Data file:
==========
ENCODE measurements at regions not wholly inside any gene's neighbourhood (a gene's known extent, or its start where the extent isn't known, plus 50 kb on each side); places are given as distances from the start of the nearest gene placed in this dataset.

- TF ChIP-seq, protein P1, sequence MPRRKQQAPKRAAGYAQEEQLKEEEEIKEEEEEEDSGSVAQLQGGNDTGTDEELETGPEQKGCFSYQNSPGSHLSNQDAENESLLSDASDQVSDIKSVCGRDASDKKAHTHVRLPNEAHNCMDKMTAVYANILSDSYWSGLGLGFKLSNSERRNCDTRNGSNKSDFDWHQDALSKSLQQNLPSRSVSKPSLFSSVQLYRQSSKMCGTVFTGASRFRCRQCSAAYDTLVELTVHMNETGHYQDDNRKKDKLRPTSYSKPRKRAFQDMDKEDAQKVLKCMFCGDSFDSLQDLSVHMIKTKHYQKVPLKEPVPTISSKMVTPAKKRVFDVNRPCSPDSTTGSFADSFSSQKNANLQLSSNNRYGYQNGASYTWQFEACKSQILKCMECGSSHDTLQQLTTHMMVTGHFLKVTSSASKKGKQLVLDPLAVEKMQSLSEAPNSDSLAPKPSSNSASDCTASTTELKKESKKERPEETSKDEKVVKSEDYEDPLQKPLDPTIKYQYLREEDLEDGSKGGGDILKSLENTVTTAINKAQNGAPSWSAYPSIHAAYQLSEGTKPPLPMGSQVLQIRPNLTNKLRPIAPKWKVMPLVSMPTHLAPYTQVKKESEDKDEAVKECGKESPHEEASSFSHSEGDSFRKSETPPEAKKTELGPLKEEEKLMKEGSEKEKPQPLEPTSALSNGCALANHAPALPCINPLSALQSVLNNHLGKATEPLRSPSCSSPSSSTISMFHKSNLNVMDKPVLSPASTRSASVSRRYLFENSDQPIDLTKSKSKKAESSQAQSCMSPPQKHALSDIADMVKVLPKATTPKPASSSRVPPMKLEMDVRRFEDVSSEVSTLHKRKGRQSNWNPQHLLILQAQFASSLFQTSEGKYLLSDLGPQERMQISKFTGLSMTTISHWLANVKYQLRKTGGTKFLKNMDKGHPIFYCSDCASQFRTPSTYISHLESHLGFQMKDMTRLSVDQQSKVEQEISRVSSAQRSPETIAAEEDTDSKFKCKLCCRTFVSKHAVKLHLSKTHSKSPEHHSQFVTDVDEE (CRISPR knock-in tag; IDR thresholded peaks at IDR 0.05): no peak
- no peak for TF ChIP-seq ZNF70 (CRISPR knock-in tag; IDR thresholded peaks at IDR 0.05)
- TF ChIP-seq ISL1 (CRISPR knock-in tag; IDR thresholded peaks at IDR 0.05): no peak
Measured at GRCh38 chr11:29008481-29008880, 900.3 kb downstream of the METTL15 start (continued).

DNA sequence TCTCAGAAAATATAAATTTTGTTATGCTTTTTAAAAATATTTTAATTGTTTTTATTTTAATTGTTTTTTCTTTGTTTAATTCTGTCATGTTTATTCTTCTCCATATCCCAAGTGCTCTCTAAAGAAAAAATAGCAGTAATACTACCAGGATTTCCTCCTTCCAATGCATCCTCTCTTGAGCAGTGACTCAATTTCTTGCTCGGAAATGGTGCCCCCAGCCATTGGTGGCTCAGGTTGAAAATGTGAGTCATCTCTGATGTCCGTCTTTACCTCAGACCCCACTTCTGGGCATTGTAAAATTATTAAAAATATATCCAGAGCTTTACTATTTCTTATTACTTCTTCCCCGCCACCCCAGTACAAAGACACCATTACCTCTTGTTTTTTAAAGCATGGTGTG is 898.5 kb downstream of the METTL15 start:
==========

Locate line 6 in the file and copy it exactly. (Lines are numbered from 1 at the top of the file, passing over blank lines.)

DNA sequence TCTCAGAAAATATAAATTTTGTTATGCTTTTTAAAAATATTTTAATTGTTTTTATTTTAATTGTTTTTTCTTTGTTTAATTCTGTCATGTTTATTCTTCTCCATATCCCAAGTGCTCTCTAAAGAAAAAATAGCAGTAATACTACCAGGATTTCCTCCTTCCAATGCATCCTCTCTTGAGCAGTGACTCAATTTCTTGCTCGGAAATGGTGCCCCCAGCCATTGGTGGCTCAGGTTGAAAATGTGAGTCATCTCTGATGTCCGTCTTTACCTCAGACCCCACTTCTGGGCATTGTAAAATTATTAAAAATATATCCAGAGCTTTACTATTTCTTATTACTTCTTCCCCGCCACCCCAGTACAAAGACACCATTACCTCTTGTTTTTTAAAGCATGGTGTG is 898.5 kb downstream of the METTL15 start: